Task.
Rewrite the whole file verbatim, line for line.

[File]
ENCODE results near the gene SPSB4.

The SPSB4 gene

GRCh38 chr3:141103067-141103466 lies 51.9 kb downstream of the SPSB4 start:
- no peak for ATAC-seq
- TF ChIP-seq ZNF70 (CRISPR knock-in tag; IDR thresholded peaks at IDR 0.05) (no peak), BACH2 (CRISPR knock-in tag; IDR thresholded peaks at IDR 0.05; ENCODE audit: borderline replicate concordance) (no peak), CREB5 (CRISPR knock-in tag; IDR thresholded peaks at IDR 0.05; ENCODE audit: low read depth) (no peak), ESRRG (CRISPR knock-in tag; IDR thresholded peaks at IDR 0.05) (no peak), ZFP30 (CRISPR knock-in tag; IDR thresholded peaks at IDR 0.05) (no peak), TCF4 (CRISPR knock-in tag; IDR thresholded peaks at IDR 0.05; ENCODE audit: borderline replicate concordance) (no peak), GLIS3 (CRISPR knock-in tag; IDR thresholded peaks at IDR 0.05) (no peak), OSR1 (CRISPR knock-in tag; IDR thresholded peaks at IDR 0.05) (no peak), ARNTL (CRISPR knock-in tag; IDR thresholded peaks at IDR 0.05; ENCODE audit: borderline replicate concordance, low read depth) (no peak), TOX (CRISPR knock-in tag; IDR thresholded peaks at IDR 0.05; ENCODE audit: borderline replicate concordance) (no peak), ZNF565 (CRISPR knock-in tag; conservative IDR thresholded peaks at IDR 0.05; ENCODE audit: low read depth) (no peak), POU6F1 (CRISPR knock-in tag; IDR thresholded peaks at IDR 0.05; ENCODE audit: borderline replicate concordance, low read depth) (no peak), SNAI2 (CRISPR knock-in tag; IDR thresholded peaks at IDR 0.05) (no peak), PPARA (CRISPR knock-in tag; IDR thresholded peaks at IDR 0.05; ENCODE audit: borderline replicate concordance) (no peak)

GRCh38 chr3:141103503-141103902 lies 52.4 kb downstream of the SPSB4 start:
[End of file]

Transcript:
ENCODE results near the gene SPSB4.

The SPSB4 gene

GRCh38 chr3:141103067-141103466 lies 51.9 kb downstream of the SPSB4 start:
- no peak for ATAC-seq
- TF ChIP-seq ZNF70 (CRISPR knock-in tag; IDR thresholded peaks at IDR 0.05) (no peak), BACH2 (CRISPR knock-in tag; IDR thresholded peaks at IDR 0.05; ENCODE audit: borderline replicate concordance) (no peak), CREB5 (CRISPR knock-in tag; IDR thresholded peaks at IDR 0.05; ENCODE audit: low read depth) (no peak), ESRRG (CRISPR knock-in tag; IDR thresholded peaks at IDR 0.05) (no peak), ZFP30 (CRISPR knock-in tag; IDR thresholded peaks at IDR 0.05) (no peak), TCF4 (CRISPR knock-in tag; IDR thresholded peaks at IDR 0.05; ENCODE audit: borderline replicate concordance) (no peak), GLIS3 (CRISPR knock-in tag; IDR thresholded peaks at IDR 0.05) (no peak), OSR1 (CRISPR knock-in tag; IDR thresholded peaks at IDR 0.05) (no peak), ARNTL (CRISPR knock-in tag; IDR thresholded peaks at IDR 0.05; ENCODE audit: borderline replicate concordance, low read depth) (no peak), TOX (CRISPR knock-in tag; IDR thresholded peaks at IDR 0.05; ENCODE audit: borderline replicate concordance) (no peak), ZNF565 (CRISPR knock-in tag; conservative IDR thresholded peaks at IDR 0.05; ENCODE audit: low read depth) (no peak), POU6F1 (CRISPR knock-in tag; IDR thresholded peaks at IDR 0.05; ENCODE audit: borderline replicate concordance, low read depth) (no peak), SNAI2 (CRISPR knock-in tag; IDR thresholded peaks at IDR 0.05) (no peak), PPARA (CRISPR knock-in tag; IDR thresholded peaks at IDR 0.05; ENCODE audit: borderline replicate concordance) (no peak)

GRCh38 chr3:141103503-141103902 lies 52.4 kb downstream of the SPSB4 start: